The intent of two formal communications with parents during the year, as was announced today, should however be transformed into individual meetings where true exchanges can take place. Face-to-face discussions on student progress would better promote smooth transitions within school, as well as foster co-education and improved parental involvement. We further recommend that the number of meetings be increased for parents of students with special needs, beyond the two-session minimum.

Individualized Success Plan 

That being said, both EPCA and the FCPQ are disappointed that their proposal for an individualized success plan (ISP) for each student has not been accepted this year. We are certain that this tool would contribute to improved student success, while also becoming an important means for both parents and school staff to enhance collaboration and communications. We will continue to advocate on the benefits of the ISP in the future.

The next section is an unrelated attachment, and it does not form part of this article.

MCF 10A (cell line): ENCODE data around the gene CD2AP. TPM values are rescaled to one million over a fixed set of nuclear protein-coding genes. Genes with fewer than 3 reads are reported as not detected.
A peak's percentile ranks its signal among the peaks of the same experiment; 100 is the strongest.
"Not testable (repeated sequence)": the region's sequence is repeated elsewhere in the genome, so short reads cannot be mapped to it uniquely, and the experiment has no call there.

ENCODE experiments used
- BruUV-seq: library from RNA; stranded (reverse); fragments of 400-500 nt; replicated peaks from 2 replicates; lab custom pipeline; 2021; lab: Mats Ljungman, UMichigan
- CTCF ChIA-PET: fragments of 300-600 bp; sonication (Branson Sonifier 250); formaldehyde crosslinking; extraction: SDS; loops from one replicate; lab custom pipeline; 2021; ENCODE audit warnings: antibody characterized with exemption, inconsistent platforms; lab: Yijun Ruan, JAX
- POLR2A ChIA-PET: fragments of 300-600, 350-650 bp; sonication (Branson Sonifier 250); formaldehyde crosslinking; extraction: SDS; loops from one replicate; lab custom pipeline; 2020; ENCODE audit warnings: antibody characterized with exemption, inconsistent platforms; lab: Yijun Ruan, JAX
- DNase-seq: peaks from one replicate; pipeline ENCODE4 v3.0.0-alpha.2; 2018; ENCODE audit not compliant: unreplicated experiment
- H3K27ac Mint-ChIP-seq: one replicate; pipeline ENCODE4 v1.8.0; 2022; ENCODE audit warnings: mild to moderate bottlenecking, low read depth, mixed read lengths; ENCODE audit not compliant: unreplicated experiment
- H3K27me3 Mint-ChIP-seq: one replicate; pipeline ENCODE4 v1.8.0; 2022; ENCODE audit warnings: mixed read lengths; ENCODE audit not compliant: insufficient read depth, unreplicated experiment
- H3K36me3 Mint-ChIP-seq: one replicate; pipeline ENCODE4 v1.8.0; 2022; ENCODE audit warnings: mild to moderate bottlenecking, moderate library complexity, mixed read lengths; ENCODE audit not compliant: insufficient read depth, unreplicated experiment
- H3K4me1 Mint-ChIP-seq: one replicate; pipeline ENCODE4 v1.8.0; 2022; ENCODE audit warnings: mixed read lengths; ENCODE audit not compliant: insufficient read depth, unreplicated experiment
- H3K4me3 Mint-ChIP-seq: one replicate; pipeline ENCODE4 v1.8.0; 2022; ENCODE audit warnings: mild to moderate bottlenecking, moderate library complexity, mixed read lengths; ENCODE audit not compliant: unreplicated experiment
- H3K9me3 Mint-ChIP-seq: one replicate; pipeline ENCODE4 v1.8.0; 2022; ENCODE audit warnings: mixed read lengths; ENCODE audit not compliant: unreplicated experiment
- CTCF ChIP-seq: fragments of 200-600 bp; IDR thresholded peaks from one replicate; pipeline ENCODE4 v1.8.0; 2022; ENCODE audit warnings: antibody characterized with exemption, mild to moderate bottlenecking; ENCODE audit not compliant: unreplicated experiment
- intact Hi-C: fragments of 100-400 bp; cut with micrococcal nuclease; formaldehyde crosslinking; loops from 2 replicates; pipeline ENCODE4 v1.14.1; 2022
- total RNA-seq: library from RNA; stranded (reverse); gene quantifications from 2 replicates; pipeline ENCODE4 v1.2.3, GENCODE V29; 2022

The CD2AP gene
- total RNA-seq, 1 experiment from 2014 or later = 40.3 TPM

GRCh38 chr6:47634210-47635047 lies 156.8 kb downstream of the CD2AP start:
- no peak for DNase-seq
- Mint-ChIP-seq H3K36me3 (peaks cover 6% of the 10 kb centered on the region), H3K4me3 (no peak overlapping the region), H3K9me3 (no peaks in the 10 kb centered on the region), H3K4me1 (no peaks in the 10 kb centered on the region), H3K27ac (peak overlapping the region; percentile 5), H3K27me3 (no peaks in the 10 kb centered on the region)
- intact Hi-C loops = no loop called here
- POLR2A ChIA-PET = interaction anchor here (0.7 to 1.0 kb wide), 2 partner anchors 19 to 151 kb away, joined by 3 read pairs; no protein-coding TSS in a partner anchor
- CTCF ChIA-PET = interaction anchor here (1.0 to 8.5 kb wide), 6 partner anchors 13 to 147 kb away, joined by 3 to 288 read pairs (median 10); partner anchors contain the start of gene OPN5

Tutoring and Student Support

 The extension of the tutoring program remains a positive development. Parents, however, reiterate that setting criteria that narrowly restricts eligibility for tutoring must be avoided. The program should be available to all students who need it, and requests from parents who feel that their child would benefit from this support should be taken into serious consideration.

In addition, we are satisfied that educational activities proposed for the summer season do address a concrete need, especially among vulnerable students, as well as those in the anglophone and allophone communities. We support the granting of this partnership to the Réseau québécois pour la réussite éducative, a solid and trusted organization. These summer activities should remain a choice for families, however, and should be targeted to meet local needs in collaboration with community groups on the ground.